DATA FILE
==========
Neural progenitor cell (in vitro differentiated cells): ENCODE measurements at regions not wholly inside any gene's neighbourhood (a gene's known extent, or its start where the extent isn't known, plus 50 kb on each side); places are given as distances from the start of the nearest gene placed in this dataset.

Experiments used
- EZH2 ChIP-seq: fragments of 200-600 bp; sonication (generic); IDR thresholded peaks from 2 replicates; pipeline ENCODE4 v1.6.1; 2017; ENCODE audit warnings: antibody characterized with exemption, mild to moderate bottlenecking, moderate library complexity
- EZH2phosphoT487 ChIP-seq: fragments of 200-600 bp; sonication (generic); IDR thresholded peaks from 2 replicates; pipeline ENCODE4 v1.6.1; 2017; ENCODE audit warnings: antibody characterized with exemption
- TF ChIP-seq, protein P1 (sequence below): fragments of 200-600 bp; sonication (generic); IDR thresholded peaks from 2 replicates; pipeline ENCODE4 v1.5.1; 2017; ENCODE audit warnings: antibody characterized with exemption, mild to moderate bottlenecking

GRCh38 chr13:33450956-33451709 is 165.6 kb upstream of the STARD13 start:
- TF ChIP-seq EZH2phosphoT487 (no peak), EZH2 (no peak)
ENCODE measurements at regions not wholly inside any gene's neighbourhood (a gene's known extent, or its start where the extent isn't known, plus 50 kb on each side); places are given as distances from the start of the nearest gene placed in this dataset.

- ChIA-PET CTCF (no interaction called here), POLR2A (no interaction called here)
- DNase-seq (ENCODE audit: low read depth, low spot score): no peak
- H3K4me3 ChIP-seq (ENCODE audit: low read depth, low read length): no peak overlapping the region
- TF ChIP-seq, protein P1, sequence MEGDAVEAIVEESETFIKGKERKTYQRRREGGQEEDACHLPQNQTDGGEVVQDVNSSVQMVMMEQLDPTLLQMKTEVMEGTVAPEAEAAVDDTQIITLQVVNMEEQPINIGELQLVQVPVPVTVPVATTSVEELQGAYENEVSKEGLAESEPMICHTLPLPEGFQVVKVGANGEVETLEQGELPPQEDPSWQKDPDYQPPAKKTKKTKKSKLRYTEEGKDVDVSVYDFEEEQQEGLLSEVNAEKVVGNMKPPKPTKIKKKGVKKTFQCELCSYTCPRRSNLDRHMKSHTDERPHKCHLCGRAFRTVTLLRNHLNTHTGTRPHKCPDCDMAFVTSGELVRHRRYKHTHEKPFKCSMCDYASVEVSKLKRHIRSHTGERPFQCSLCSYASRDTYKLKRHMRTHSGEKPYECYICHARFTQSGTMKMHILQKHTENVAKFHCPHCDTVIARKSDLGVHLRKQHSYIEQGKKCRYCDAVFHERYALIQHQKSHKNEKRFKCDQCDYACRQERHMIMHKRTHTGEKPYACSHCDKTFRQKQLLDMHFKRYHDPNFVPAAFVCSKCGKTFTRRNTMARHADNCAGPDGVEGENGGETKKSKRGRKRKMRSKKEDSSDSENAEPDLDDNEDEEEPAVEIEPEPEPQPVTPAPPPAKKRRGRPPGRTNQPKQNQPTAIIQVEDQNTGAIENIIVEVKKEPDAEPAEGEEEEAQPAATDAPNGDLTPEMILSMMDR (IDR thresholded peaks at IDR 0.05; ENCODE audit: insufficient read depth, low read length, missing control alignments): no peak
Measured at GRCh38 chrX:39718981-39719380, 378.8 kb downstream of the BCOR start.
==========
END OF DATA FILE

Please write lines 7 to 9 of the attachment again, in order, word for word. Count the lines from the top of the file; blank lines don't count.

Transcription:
- TF ChIP-seq EZH2phosphoT487 (no peak), EZH2 (no peak)
ENCODE measurements at regions not wholly inside any gene's neighbourhood (a gene's known extent, or its start where the extent isn't known, plus 50 kb on each side); places are given as distances from the start of the nearest gene placed in this dataset.

- ChIA-PET CTCF (no interaction called here), POLR2A (no interaction called here)